x <- "a,4;5*5 b,4- c4 cgc'e'~4 cgc'e'1 e'4;2 c';3 g;4 c;5 ce'1;51"
x <- as_music(x)
x
#> <Music string>
#>   Format: space-delimited time
#>   Values: a,4 a,4 a,4 a,4 a,4 b,4- c4 <cgc'e'~>4 <cgc'e'>1 e'4 c'4 g4 c4 <ce'>1
#>  [1] "5"    "5"    "5"    "5"    "5"    "5"    "5"    "5432" "5432" "2"   
#> [11] "3"    "4"    "5"    "51"

Lyrics data returns as NA when requested if a lyrics object was not provided during the construction of a music object. In contrast, string number information is not represented in the object at all if not provided when constructed, since it is not relevant to the general purpose of the class and is only used for specific transcription use cases.

#> <Music string>
#>   Timesteps: 14 (11 notes, 3 chords)
#>   Octaves: tick
#>   Accidentals: flat
#>   Key signature: c
#>   Time signature: 4/4
#>   Tempo: 2 = 60
#>   Lyrics: NA
#>   Strings: 5 5 5 5 5 5 5 5432 5432 2...
#>   Format: space-delimited time
#>   Values: a,4 a,4 a,4 a,4 a,4 b,4- c4 <cgc'e'~>4 <cgc'e'>1 e'4 c'4 g4 c4 <ce'>1
#> $notes
#> <Noteworthy string>
#>   Format: space-delimited time
#>   Values: a, a, a, a, a, b, c <cgc'e'~> <cgc'e'> e' c' g c <ce'>
#> 
#> $info
#> <Note info string>
#>   Format: space-delimited time
#>   Values: 4 4 4 4 4 4- 4 4 1 4 4 4 4 1
#> 
#> $string
#>  [1] "5"    "5"    "5"    "5"    "5"    "5"    "5"    "5432" "5432" "2"   
#> [11] "3"    "4"    "5"    "51"  
#> 
#> $lyrics
#> [1] NA
#> 
#> $key
#> [1] "c"
#> 
#> $time
#> [1] "4/4"
#> 
#> $tempo
#> [1] "2 = 60"

As you can see above, the print statement does not change. But the other functions above reveal that the additional information is now contained in the music object.

Working with music objects

While many functions that perform operations on noteworthy and note info objects require those objects exclusively, meaning that you are supposed to use functions like music_notes and music_info to extract the given component from a music object, there are several functions that are sensible to apply directly to music objects.

First and foremost, the same generic methods are implemented for music objects. Square bracket subsetting will even subset any lyrics or string numbers that are present in the object, not just the notes and note info.

tail(x)
#> <Music string>
#>   Format: space-delimited time
#>   Values: <cgc'e'>1 e'4 c'4 g4 c4 <ce'>1
x[8:9]
#> <Music string>
#>   Format: space-delimited time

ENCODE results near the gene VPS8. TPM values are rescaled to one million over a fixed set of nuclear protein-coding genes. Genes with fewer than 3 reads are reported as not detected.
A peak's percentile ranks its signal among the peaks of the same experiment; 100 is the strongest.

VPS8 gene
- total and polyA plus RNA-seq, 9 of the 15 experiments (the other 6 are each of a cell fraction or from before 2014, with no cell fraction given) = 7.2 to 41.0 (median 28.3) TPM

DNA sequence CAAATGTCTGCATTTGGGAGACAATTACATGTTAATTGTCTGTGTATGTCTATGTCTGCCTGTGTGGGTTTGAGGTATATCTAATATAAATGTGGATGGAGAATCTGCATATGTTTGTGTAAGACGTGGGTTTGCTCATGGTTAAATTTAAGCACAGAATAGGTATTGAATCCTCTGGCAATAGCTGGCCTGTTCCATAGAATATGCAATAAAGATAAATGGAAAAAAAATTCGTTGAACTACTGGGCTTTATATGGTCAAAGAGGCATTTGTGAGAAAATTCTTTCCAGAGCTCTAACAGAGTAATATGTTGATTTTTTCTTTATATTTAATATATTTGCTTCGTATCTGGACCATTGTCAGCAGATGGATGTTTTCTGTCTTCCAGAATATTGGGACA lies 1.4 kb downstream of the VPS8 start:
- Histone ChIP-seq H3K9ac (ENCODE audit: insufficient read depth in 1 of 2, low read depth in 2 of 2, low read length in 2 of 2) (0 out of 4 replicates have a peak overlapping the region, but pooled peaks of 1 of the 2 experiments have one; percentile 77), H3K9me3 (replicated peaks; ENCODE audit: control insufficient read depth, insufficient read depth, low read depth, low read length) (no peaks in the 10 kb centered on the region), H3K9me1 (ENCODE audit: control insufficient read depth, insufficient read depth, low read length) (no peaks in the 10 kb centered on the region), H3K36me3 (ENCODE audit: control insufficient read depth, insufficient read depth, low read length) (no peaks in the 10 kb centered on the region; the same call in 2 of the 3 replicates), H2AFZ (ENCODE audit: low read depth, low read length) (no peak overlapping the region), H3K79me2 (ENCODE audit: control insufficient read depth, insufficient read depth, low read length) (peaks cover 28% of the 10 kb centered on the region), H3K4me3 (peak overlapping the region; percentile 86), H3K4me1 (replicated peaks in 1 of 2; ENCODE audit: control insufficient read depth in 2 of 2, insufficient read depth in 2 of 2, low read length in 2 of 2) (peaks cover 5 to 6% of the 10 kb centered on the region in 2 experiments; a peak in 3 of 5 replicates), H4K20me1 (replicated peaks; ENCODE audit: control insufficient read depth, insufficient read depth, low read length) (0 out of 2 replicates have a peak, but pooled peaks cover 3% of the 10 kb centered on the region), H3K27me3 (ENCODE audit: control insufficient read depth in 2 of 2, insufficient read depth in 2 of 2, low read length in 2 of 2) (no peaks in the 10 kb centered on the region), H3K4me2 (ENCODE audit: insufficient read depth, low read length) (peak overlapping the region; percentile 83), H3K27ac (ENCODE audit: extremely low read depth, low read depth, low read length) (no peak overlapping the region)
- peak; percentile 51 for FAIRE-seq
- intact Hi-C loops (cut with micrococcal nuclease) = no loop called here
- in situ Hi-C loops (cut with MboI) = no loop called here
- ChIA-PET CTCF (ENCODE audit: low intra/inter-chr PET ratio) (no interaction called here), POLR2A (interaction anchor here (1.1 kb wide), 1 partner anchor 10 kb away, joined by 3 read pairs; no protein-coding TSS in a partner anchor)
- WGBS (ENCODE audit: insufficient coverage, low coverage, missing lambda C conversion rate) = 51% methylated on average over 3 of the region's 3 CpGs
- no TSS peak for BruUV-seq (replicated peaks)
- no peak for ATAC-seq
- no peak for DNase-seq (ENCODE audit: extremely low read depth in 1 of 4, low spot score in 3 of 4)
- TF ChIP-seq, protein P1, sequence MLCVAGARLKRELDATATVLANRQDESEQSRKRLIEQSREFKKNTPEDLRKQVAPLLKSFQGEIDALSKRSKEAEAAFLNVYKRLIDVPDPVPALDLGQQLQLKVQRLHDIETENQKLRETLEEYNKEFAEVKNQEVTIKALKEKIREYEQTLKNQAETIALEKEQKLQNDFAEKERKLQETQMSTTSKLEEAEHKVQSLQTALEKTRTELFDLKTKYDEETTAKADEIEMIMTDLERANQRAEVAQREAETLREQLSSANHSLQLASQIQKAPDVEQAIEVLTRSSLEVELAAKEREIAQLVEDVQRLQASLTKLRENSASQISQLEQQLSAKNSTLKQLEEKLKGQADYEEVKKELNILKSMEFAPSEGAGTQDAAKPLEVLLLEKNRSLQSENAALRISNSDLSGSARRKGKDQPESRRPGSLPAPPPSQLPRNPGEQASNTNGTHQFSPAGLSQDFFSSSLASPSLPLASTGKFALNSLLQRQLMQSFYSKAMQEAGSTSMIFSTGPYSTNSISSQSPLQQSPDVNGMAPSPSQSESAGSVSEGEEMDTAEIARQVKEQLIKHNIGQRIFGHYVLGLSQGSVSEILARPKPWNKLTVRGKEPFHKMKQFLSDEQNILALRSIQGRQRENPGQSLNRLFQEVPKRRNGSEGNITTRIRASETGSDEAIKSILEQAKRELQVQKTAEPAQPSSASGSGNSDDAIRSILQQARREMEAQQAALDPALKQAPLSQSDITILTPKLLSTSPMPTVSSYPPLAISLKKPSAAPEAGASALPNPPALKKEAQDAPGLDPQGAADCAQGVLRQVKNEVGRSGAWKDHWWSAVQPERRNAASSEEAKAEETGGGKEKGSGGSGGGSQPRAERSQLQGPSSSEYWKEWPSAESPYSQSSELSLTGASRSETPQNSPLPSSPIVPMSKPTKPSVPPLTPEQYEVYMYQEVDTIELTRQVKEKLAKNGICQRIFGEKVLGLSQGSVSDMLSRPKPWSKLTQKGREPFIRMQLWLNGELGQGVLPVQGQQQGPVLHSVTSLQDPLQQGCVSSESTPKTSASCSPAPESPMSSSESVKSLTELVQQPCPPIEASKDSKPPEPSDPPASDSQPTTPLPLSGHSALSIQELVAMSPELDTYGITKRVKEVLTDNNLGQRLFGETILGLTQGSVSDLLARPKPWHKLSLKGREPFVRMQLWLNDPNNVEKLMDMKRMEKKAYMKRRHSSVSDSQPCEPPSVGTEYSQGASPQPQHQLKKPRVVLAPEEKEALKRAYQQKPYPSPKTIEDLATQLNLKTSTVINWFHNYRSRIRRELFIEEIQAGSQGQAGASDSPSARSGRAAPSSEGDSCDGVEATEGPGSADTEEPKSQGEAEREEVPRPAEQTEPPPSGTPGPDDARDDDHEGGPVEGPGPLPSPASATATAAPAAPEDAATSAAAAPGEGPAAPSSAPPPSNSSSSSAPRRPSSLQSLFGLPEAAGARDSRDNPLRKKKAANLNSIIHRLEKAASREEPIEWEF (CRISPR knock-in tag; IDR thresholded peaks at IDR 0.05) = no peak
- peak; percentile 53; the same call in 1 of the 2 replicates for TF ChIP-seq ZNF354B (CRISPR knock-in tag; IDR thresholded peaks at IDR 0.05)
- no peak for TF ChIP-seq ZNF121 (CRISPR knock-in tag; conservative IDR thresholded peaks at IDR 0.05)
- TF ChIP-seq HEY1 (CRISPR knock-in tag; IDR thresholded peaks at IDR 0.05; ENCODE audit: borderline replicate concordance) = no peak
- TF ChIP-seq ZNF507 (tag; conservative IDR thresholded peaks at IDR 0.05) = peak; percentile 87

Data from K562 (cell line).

#>   Values: <cgc'e'~>4 <cgc'e'>1
y <- rep(x[9:10], each = 2)
y
#> <Music string>
#>   Format: space-delimited time
#>   Values: <cgc'e'>1 <cgc'e'>1 e'4 e'4
#> [1] "5432" "5432" "2"    "2"

There are several time functions that work nicely on music objects. They were note introduced in the vignette on note info because they are more relevant here. Most require the level of information contained in a music object because they deal in real time such as seconds. This works with music objects because they contain a tempo value. Note info objects do not contain this level of information. They can be passed to functions that require a tempo value, as long as you also pass a tempo to any function with a tempo argument.

The example below is intended to be complex, including many changes in note duration and other note info. There is not much to be gained by writing it as a single string in this case. For clarity, it starts from separate notes and note info. See the help documentation for more examples and details.

a <- notate("t8x", "Start here")
notes <- "a, b, c d e f g# a r ac'e' a c' e' c' r*3 ac'e'~ ac'e'"
info <- paste(a, "t8x t8-. 16 4.. 16- 16 2^ 2 4. 8( 4)( 4) 8*4 1 1")
x <- as_music(notes, info)

n_measures(x)
#> [1] 5.375
#> [1] 21.5
bpm(x)
#> [1] 120
#> [1] 10.75
#> # A tibble: 5 x 2
#>   measure steps
#>     <int> <int>
#> 1       1     8
#> 2       2     2
#> 3       3     4
#> 4       4     4
#> 5       5     1
#> [1] 2
#>  [1] 0.1666667 0.1666667 0.1666667 0.1250000 0.8750000 0.1250000 0.1250000
#>  [8] 1.0000000 1.0000000 0.7500000 0.2500000 0.5000000 0.5000000 0.2500000
#> [15] 0.2500000 0.2500000 0.2500000 2.0000000 2.0000000
#>  [1] 0.0000000 0.1666667 0.3333333 0.5000000 0.6250000 1.5000000 1.6250000
#>  [8] 1.7500000 2.7500000 3.7500000 4.5000000 4.7500000 5.2500000 5.7500000
#> [15] 6.0000000 6.2500000 6.5000000 6.7500000 8.7500000

You may notice above that the table returned by steps_per_measure containing the number of timesteps per measure of music does not have an entry for measure six. There is a measure six. You can see from n_measures being greater than five that a sixth measure does begin even if the duration of all the time steps does not yield a complete sixth measure. The reason there is no entry in the table is because this measure has no timesteps. The final chord in the sequence lasts for a whole measure, beginning in measure five and carrying over to six, but no timestep starts in six.

Combining note info with a tempo is powerful because it allows you to move from beats into real time. The music object is a convenient structure for keeping sound and time together and splitting and extracting parts of the object for independent computations is easy when using the various supporting functions.